Erick raced tracks up and down the west coast of America winning more than his share. NASCAR founder Bill France Sr. paid him to compete back east. But his roots were elsewhere and he soon returned to race in the west.
Erick Erickson started racing in 1948 driving a Rockne Coupe. The Rockne Coupe was manufactured in 1932 and 1933, and named after Knute Rockne, the celebrated Notre Dame American college football coach.
Studebaker had formed a subsidiary company, the Rockne Motors Corporation, and Knute would have been the Vice President as he intended to give up coaching after the 1931 season. However he was killed in a plane crash in Chase County, Kansas, on March 31st, 1931.
Anyhow Erickson bought the car for $20! He developed as both a driver and engineer and graduated to the strickly stocks cars division that were popular after WW ll. He drove a 1948 Pontiac straight 8, that was also the car in which Eric's wife did the shopping and ran errands with. He went to take frequent wins and two West Coast Championships with the Pontiac in 1949 and 1950.
In 1951 he drove in Arizona's first NASCAR Grand National race at the Arizona State Fairgrounds. Marshal Teague made the trip from Daytona Beach and took the lead in a 1951 Fabulous Hudson Hornet on Lap 81 from Fonty Flock and led the remainder of the 150-lap race. 12,000 spectators watched Teague cross the line ahead of Erick in second.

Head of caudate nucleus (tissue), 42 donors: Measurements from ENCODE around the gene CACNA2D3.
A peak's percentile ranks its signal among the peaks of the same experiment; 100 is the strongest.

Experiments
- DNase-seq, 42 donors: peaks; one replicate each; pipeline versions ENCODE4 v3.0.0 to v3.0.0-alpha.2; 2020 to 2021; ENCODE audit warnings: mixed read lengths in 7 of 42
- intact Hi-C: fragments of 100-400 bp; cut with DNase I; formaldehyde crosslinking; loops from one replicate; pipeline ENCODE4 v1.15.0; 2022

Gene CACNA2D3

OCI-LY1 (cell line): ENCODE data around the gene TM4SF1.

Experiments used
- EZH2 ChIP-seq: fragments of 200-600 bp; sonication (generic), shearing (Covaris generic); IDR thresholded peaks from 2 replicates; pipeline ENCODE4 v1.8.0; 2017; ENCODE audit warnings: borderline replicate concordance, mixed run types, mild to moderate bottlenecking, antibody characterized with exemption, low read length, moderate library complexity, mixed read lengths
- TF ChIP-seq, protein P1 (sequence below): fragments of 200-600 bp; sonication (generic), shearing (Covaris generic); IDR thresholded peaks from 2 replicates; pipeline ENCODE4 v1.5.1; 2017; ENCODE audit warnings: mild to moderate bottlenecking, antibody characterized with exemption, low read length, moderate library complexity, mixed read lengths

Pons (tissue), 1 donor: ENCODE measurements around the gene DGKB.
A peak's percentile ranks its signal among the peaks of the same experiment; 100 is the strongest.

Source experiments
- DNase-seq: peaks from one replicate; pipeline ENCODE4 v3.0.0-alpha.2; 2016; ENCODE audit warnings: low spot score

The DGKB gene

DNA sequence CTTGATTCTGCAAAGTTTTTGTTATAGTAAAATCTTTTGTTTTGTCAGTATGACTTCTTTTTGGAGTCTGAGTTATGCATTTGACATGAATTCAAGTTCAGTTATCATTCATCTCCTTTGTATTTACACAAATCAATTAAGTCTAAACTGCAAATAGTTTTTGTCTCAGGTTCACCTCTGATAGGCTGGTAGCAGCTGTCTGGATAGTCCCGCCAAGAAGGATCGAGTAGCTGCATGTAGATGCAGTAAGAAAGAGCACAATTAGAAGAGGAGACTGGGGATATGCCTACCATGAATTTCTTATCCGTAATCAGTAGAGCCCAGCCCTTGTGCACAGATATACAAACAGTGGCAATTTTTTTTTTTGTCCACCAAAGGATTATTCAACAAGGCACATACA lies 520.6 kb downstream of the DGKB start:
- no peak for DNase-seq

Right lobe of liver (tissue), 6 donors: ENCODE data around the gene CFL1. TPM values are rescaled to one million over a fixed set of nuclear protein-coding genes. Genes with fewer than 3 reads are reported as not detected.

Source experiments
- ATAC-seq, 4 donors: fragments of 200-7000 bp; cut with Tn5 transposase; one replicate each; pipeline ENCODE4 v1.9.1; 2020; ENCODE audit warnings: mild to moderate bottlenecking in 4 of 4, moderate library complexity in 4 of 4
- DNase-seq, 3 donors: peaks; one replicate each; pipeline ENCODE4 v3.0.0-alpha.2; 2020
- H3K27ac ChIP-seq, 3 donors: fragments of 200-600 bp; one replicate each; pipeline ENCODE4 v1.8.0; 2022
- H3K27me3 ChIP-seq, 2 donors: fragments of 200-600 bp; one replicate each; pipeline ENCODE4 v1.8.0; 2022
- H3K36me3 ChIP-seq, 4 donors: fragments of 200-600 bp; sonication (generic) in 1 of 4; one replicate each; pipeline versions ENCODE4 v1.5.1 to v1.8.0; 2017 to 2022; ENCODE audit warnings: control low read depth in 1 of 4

After another top 5 in the first 2 NASCAR races west of the Mississippi, Bill France Sr. paid Erik to race his car back east. Erick drove his Pontiac all the way to Darlington, North Carolina, then on to Trenton, New Jersey, Canfield, Ohio and West Memphis, Arkansas. France tried to get him to stay but to no avail and Erick drove back to California.
Erick retired in 1956 and still lives in the desert town of Mojave, California.